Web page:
Ricardo Fayet is a co-founder of Reedsy, an online marketplace connecting authors with the best editorial, design, marketing and translation talent. A technology and startup enthusiast, he likes to imagine how small players will build the future of publishing. He also blogs about writing, book design, and in-depth marketing on the Reedsy blog.
In 2014 you and co-founders Emmanuel Nataf, Vincent Durand and Matt Cobb launched Reedsy. Can you tell me a bit about the climate in publishing at the time, and how the idea to build the online marketplace for freelance publishing got started? What did you guys see missing, and how does Reedsy fill that gap?
Back in 2014, self-publishing was just establishing itself as a proper, viable alternative to the “find an agent, then find a publisher” route. There was a lot of enthusiasm — maybe more than today — but also quite a bit of scepticism from the more traditional players.
When we learnt about self-publishing, our first question was: “who does the editing, the design, the typesetting, etc.?” We found out that a lot of the professionals who used to do that in-house at traditional publishers had actually gone freelance, and we working with self-publishing authors. The idea of a marketplace came naturally from both these trends.
Walk me through a scenario: I’m a new writer with no publishing experience or knowledge. I’ve just finished the 1st draft of a book. What would my first steps be on the Reedsy platform, and what do you (as a co-founder) hope my experience will be like?
The most important thing to know, in my opinion, is who your target market is for your book (which is ultimately the same question as “what is your genre?”). Once you know exactly what type of readers you’re after, you can look for Reedsy professionals who’ve worked on comparable books and have experience in your genre.I always recommend authors reach out to at least three or four editors (with relevant experience) and interact with them before making their decision. You don’t just want someone experienced in your genre, you want someone you can connect with. In the words of one of our top editors:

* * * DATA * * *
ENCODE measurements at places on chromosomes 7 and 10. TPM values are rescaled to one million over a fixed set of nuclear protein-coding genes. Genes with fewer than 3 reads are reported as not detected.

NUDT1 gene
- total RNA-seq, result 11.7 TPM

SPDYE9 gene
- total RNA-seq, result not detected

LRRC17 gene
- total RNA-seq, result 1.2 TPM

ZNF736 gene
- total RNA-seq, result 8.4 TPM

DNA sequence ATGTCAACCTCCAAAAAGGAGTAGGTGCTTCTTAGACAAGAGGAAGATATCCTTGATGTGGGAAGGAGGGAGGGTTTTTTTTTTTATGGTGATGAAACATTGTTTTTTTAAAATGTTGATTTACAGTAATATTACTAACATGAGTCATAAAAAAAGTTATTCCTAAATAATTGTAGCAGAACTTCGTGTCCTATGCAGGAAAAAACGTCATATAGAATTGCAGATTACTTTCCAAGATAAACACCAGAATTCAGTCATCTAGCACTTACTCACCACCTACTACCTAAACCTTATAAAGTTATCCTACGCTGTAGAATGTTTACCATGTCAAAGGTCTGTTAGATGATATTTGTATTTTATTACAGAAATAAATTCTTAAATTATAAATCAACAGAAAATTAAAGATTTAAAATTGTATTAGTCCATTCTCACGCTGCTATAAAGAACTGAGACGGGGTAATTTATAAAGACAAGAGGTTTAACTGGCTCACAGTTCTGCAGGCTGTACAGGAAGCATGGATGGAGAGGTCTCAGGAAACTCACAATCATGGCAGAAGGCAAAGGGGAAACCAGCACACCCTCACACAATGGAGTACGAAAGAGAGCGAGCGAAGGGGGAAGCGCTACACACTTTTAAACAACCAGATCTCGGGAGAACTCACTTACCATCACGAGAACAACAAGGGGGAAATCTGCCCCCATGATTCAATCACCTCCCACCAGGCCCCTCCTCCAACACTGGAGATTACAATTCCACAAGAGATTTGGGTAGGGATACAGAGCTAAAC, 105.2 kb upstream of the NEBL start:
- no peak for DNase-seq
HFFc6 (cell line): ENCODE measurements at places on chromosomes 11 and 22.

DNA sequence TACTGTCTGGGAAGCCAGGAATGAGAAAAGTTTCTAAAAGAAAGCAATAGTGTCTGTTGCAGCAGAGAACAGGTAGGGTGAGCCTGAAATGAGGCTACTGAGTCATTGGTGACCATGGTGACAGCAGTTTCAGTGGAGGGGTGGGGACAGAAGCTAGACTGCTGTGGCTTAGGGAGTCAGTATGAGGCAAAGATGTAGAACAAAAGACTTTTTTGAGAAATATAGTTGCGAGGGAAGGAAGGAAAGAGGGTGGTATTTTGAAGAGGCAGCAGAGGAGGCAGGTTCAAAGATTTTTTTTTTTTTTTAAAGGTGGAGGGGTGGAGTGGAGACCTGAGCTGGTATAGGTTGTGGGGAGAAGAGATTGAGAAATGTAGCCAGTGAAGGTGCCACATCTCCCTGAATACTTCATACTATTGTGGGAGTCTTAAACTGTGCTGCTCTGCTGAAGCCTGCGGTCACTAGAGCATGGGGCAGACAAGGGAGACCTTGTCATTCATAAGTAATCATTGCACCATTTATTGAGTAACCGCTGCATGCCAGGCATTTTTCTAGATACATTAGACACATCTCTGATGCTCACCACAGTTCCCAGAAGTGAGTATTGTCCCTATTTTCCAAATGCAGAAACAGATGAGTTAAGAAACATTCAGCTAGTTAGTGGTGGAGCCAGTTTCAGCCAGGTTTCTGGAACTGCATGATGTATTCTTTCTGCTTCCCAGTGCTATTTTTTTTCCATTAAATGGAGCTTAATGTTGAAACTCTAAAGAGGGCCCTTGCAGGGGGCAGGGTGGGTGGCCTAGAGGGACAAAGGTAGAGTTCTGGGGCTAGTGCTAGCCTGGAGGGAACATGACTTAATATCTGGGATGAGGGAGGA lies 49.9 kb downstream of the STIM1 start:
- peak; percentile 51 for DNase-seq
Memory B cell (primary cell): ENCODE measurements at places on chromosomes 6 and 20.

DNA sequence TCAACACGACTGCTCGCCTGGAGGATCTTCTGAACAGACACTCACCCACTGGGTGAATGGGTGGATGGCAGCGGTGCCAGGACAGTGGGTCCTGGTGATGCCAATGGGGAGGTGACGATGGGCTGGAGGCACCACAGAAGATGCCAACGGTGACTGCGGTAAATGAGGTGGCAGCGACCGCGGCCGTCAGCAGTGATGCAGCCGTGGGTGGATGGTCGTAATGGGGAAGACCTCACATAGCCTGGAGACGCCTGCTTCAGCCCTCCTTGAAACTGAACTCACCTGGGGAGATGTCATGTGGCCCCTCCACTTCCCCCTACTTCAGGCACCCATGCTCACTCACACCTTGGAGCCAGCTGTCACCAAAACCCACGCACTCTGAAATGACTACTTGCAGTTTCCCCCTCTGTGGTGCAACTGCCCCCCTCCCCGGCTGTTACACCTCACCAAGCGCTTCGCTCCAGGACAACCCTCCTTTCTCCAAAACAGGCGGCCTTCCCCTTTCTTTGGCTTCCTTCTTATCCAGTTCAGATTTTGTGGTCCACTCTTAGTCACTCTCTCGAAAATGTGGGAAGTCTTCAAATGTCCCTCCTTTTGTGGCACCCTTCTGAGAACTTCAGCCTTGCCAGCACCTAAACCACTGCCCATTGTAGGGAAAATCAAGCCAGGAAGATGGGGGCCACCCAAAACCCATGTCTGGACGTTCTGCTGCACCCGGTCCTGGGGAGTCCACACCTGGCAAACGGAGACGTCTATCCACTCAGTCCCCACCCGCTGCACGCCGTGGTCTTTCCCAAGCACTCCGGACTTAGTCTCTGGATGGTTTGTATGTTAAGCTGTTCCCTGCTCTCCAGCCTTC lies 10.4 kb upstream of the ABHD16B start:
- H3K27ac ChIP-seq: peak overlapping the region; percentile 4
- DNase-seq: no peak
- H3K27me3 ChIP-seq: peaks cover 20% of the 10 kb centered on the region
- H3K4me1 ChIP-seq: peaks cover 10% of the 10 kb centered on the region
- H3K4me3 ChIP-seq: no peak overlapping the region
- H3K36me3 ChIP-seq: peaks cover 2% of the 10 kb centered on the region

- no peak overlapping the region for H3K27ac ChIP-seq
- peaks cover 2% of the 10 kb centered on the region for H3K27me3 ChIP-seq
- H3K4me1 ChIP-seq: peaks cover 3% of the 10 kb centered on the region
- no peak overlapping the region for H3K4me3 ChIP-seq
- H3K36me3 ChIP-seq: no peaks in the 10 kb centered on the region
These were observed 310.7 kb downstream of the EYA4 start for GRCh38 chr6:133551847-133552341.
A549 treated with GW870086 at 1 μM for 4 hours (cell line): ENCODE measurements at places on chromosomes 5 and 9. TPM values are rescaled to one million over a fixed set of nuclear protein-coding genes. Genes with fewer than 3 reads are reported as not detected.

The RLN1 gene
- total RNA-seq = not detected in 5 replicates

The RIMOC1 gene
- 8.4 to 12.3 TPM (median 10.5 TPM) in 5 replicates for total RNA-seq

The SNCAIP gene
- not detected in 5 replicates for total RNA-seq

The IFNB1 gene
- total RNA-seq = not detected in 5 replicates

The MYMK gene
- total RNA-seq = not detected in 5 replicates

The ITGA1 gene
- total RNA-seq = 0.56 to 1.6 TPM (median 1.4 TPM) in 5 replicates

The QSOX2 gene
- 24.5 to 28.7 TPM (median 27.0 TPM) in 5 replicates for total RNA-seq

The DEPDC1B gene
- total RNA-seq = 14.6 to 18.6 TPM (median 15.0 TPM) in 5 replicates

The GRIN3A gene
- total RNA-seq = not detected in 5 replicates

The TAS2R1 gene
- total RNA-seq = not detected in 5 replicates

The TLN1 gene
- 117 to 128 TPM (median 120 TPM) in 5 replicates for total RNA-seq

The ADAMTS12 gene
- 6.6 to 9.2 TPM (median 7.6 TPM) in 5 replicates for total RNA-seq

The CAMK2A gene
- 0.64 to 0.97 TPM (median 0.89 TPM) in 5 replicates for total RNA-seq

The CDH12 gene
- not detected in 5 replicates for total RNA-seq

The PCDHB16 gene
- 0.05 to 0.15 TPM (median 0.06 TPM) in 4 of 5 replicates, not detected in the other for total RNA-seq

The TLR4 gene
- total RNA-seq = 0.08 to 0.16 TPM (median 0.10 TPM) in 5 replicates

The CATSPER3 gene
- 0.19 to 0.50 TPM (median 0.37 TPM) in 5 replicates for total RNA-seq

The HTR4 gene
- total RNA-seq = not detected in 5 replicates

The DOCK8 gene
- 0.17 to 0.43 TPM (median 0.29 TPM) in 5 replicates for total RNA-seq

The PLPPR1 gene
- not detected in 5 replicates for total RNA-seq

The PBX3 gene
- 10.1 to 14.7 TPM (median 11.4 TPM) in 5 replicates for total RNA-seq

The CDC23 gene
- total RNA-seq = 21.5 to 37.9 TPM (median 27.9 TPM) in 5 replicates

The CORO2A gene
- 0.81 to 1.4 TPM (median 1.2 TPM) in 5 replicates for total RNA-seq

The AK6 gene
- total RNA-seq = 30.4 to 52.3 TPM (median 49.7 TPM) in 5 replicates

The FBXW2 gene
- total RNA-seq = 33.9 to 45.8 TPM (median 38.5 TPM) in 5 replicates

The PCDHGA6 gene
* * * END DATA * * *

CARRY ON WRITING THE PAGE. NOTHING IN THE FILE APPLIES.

“The number one piece of advice I would give to a writer is to work with an editor who is enthusiastic about your project and who understands what you want to accomplish with the story. An editor is there to help you hone your voice, not to take over the book. At the end of the day, it is your book and you want it to sing with your voice and vision.” — Laurie Chittenden, Developmental Editor
You guys have also launched Reedsy Learning courses, where authors can learn more about the publishing industry and develop their craft. What was the motivation behind offering free courses to the users on your site, and what can they look forward to learning?
The philosophy behind the Reedsy Marketplace is to leave authors with as much flexibility as possible. We don’t sell “packages”. We don’t tell authors: “you should first do this, then that, then this ”, because every author and every book is different.
This means that it’s up to the author to figure out how self-publishing works, and what their needs are. We want authors to do the research, we want to turn them into entrepreneurs because otherwise, they’ll never succeed in self-publishing. Reedsy Learning, just like our blog or our Reedsy Live sessions, are all ways to help authors with that research.
We now have over 30,000 students in the Reedsy Learning program, with over 34 free courses on offer. They range from broad and basic topics like “how to write a novel” or “how to self-publish a book” to more advanced ones like “Amazon ads for authors” or “how to plot a novel using the three-act story structure”.
In an interview with the Self-Publishing Review, you mentioned that you see the word ‘self’ disappearing from the term ‘self-publishing’ in the future, easing into more of atmosphere where authors ‘publish’, no matter the avenue. Do you think this shift in publishing will change the way that consumers find books to read, and if so, in what ways?
I was young back then! I don’t think the term “self-publishing” is going to disappear, it’s been too wildly adopted already. But in any case, I think the “self-publishing vs traditional publishing” debate (and all the options in between) is one that concerns the authors and publishers only. Readers don’t care.Amazon changed how consumers find and consume books. And Amazon, or other players, might change that again in the future — but that change won’t come from the authors themselves and their publishing paths.
There is a lot of talk out there about the “discoverability” problem. And honestly, I think it’s just a problem for the authors (and publishers), which they wrongly extrapolate to the readers.
Do authors/publishers struggle to get their books “discovered” on Amazon and other retailers? Yes. Do readers have a problem finding books to read? I don’t think so.
Interview with thanks to Julie Broderick:
Julie is a freelance writer with a curiosity for human behavior. After finishing a Masters degree in Sociology, Julie sold everything and moved to Italy, where she writes, teaches, and continues to be curious. She is a lazy Buddhist, a grammar geek, and a recovering academic. Julie’s work has been published with the Natural Hazards Center and Men’s Culture Magazine.